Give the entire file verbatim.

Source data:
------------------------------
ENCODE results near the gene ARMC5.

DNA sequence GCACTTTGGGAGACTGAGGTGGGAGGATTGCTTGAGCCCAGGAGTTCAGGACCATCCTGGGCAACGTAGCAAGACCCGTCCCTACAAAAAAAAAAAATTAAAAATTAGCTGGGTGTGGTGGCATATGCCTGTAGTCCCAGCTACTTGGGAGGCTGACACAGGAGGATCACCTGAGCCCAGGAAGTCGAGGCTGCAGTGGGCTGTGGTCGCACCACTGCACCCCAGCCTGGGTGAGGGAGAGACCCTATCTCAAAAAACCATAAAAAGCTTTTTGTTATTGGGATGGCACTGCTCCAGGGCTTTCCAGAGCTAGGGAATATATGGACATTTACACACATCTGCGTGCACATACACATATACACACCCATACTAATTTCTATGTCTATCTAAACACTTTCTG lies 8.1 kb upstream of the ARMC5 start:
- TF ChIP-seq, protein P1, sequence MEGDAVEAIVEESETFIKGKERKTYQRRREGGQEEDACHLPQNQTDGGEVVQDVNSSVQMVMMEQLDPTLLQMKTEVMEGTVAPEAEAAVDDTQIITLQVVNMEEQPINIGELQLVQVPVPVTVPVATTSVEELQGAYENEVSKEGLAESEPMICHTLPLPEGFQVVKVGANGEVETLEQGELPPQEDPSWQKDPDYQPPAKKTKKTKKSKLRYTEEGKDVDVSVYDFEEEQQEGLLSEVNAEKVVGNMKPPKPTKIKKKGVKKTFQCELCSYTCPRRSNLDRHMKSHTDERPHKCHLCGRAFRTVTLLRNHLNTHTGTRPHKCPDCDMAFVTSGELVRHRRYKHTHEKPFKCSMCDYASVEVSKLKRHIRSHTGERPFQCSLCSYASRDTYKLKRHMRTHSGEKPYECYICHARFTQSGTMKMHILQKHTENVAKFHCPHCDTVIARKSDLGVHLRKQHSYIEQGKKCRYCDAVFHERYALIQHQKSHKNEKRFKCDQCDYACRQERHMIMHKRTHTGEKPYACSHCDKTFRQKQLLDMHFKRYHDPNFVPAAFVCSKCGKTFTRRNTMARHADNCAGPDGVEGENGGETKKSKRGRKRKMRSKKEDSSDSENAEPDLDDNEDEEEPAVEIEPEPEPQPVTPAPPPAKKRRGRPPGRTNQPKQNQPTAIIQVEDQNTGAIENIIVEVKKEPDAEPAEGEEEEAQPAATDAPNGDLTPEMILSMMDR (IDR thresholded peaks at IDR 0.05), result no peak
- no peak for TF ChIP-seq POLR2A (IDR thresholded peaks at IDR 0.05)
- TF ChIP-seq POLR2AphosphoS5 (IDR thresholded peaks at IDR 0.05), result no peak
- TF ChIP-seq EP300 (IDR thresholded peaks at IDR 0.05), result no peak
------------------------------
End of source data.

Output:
ENCODE results near the gene ARMC5.

DNA sequence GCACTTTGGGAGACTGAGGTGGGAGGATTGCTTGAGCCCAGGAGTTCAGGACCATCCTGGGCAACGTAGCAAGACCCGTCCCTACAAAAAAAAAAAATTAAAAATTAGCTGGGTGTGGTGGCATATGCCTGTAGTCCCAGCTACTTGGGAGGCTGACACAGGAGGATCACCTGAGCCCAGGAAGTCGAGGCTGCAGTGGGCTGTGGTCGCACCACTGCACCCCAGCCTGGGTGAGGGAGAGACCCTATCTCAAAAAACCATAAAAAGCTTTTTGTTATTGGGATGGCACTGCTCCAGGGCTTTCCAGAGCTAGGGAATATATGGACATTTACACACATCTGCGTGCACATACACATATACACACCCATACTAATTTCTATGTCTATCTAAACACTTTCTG lies 8.1 kb upstream of the ARMC5 start:
- TF ChIP-seq, protein P1, sequence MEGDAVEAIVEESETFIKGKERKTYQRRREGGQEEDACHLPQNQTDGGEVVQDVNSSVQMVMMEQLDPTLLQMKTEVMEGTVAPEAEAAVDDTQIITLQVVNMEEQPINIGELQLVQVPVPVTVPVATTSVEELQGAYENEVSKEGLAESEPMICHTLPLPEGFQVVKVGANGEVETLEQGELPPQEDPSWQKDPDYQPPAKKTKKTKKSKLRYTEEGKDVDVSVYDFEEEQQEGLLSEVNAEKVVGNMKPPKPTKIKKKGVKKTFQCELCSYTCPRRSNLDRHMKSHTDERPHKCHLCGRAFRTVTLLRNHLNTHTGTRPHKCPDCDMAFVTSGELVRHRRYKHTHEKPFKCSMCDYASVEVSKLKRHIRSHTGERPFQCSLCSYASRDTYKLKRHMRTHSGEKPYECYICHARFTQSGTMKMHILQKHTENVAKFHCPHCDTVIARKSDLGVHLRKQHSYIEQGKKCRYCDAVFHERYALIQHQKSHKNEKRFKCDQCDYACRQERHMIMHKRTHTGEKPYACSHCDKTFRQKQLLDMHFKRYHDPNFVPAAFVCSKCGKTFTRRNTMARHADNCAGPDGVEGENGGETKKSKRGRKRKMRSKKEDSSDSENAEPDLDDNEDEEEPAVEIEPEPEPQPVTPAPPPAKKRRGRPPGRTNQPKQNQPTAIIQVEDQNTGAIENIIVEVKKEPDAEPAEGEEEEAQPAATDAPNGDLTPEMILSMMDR (IDR thresholded peaks at IDR 0.05), result no peak
- no peak for TF ChIP-seq POLR2A (IDR thresholded peaks at IDR 0.05)
- TF ChIP-seq POLR2AphosphoS5 (IDR thresholded peaks at IDR 0.05), result no peak
- TF ChIP-seq EP300 (IDR thresholded peaks at IDR 0.05), result no peak